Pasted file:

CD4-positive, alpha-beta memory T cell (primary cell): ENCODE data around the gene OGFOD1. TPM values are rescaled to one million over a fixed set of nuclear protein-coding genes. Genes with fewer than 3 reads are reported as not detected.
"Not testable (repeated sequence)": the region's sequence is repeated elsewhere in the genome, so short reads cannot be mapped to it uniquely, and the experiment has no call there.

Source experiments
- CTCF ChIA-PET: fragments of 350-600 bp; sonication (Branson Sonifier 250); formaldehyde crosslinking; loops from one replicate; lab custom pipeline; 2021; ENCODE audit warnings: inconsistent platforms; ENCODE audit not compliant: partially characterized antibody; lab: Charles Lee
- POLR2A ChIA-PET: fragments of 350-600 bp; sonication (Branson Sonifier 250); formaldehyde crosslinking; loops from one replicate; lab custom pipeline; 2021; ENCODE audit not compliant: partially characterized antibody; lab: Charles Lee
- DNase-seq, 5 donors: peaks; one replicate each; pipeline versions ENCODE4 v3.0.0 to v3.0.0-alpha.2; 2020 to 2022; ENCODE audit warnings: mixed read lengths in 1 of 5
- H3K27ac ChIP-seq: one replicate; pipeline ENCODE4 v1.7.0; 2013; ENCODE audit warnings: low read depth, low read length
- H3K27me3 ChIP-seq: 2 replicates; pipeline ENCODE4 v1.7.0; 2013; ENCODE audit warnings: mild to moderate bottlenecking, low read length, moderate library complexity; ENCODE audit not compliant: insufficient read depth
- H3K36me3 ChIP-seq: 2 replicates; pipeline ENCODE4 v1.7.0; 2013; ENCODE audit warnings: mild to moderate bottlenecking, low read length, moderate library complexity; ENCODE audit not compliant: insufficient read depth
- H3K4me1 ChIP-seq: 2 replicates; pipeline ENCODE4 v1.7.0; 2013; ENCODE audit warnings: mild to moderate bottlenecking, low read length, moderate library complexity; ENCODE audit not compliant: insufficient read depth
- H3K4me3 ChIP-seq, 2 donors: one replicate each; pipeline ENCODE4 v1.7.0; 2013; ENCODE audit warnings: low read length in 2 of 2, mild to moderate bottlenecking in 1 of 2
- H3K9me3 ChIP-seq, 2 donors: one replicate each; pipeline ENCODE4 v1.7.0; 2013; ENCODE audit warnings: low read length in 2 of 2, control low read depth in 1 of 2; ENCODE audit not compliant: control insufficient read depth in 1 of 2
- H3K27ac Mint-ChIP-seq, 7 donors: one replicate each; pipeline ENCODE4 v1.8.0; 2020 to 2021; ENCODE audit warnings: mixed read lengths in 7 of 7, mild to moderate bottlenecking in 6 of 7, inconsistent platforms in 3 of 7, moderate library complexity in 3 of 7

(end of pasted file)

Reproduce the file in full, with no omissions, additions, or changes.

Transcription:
CD4-positive, alpha-beta memory T cell (primary cell): ENCODE data around the gene OGFOD1. TPM values are rescaled to one million over a fixed set of nuclear protein-coding genes. Genes with fewer than 3 reads are reported as not detected.
"Not testable (repeated sequence)": the region's sequence is repeated elsewhere in the genome, so short reads cannot be mapped to it uniquely, and the experiment has no call there.

Source experiments
- CTCF ChIA-PET: fragments of 350-600 bp; sonication (Branson Sonifier 250); formaldehyde crosslinking; loops from one replicate; lab custom pipeline; 2021; ENCODE audit warnings: inconsistent platforms; ENCODE audit not compliant: partially characterized antibody; lab: Charles Lee
- POLR2A ChIA-PET: fragments of 350-600 bp; sonication (Branson Sonifier 250); formaldehyde crosslinking; loops from one replicate; lab custom pipeline; 2021; ENCODE audit not compliant: partially characterized antibody; lab: Charles Lee
- DNase-seq, 5 donors: peaks; one replicate each; pipeline versions ENCODE4 v3.0.0 to v3.0.0-alpha.2; 2020 to 2022; ENCODE audit warnings: mixed read lengths in 1 of 5
- H3K27ac ChIP-seq: one replicate; pipeline ENCODE4 v1.7.0; 2013; ENCODE audit warnings: low read depth, low read length
- H3K27me3 ChIP-seq: 2 replicates; pipeline ENCODE4 v1.7.0; 2013; ENCODE audit warnings: mild to moderate bottlenecking, low read length, moderate library complexity; ENCODE audit not compliant: insufficient read depth
- H3K36me3 ChIP-seq: 2 replicates; pipeline ENCODE4 v1.7.0; 2013; ENCODE audit warnings: mild to moderate bottlenecking, low read length, moderate library complexity; ENCODE audit not compliant: insufficient read depth
- H3K4me1 ChIP-seq: 2 replicates; pipeline ENCODE4 v1.7.0; 2013; ENCODE audit warnings: mild to moderate bottlenecking, low read length, moderate library complexity; ENCODE audit not compliant: insufficient read depth
- H3K4me3 ChIP-seq, 2 donors: one replicate each; pipeline ENCODE4 v1.7.0; 2013; ENCODE audit warnings: low read length in 2 of 2, mild to moderate bottlenecking in 1 of 2
- H3K9me3 ChIP-seq, 2 donors: one replicate each; pipeline ENCODE4 v1.7.0; 2013; ENCODE audit warnings: low read length in 2 of 2, control low read depth in 1 of 2; ENCODE audit not compliant: control insufficient read depth in 1 of 2
- H3K27ac Mint-ChIP-seq, 7 donors: one replicate each; pipeline ENCODE4 v1.8.0; 2020 to 2021; ENCODE audit warnings: mixed read lengths in 7 of 7, mild to moderate bottlenecking in 6 of 7, inconsistent platforms in 3 of 7, moderate library complexity in 3 of 7